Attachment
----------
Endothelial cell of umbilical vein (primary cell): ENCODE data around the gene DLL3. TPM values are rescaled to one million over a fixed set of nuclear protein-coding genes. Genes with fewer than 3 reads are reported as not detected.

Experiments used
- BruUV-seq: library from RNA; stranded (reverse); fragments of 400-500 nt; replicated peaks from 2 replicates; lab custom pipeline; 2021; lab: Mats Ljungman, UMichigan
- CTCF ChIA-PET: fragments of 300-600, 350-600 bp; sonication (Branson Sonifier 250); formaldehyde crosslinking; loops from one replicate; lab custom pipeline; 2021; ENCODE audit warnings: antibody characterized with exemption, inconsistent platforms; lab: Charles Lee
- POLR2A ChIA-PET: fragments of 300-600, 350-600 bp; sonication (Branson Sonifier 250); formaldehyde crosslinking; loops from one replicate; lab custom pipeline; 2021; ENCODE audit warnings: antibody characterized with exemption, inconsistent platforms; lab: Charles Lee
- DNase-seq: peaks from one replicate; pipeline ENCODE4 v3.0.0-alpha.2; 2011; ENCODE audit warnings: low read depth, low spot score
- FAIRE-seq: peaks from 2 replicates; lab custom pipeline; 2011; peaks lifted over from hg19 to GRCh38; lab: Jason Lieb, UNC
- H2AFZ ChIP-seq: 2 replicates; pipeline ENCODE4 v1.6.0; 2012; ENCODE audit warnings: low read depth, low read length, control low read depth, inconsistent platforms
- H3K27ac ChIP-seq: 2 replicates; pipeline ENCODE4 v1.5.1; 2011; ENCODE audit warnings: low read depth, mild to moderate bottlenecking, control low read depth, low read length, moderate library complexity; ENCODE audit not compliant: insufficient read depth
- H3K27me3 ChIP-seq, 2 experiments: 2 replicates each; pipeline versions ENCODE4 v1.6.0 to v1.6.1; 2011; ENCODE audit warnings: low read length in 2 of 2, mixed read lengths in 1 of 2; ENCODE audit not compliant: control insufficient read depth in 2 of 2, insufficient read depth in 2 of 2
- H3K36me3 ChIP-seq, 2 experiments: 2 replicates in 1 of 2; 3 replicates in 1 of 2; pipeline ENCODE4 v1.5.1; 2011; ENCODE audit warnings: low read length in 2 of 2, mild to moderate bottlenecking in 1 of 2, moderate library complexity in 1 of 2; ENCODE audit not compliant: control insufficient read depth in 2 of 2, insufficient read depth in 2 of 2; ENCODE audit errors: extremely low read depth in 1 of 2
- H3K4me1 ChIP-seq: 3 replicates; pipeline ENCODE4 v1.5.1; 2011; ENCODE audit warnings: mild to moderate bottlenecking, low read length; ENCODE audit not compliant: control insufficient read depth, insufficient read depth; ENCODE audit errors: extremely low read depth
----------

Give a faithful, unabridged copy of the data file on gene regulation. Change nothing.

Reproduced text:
Endothelial cell of umbilical vein (primary cell): ENCODE data around the gene DLL3. TPM values are rescaled to one million over a fixed set of nuclear protein-coding genes. Genes with fewer than 3 reads are reported as not detected.

Experiments used
- BruUV-seq: library from RNA; stranded (reverse); fragments of 400-500 nt; replicated peaks from 2 replicates; lab custom pipeline; 2021; lab: Mats Ljungman, UMichigan
- CTCF ChIA-PET: fragments of 300-600, 350-600 bp; sonication (Branson Sonifier 250); formaldehyde crosslinking; loops from one replicate; lab custom pipeline; 2021; ENCODE audit warnings: antibody characterized with exemption, inconsistent platforms; lab: Charles Lee
- POLR2A ChIA-PET: fragments of 300-600, 350-600 bp; sonication (Branson Sonifier 250); formaldehyde crosslinking; loops from one replicate; lab custom pipeline; 2021; ENCODE audit warnings: antibody characterized with exemption, inconsistent platforms; lab: Charles Lee
- DNase-seq: peaks from one replicate; pipeline ENCODE4 v3.0.0-alpha.2; 2011; ENCODE audit warnings: low read depth, low spot score
- FAIRE-seq: peaks from 2 replicates; lab custom pipeline; 2011; peaks lifted over from hg19 to GRCh38; lab: Jason Lieb, UNC
- H2AFZ ChIP-seq: 2 replicates; pipeline ENCODE4 v1.6.0; 2012; ENCODE audit warnings: low read depth, low read length, control low read depth, inconsistent platforms
- H3K27ac ChIP-seq: 2 replicates; pipeline ENCODE4 v1.5.1; 2011; ENCODE audit warnings: low read depth, mild to moderate bottlenecking, control low read depth, low read length, moderate library complexity; ENCODE audit not compliant: insufficient read depth
- H3K27me3 ChIP-seq, 2 experiments: 2 replicates each; pipeline versions ENCODE4 v1.6.0 to v1.6.1; 2011; ENCODE audit warnings: low read length in 2 of 2, mixed read lengths in 1 of 2; ENCODE audit not compliant: control insufficient read depth in 2 of 2, insufficient read depth in 2 of 2
- H3K36me3 ChIP-seq, 2 experiments: 2 replicates in 1 of 2; 3 replicates in 1 of 2; pipeline ENCODE4 v1.5.1; 2011; ENCODE audit warnings: low read length in 2 of 2, mild to moderate bottlenecking in 1 of 2, moderate library complexity in 1 of 2; ENCODE audit not compliant: control insufficient read depth in 2 of 2, insufficient read depth in 2 of 2; ENCODE audit errors: extremely low read depth in 1 of 2
- H3K4me1 ChIP-seq: 3 replicates; pipeline ENCODE4 v1.5.1; 2011; ENCODE audit warnings: mild to moderate bottlenecking, low read length; ENCODE audit not compliant: control insufficient read depth, insufficient read depth; ENCODE audit errors: extremely low read depth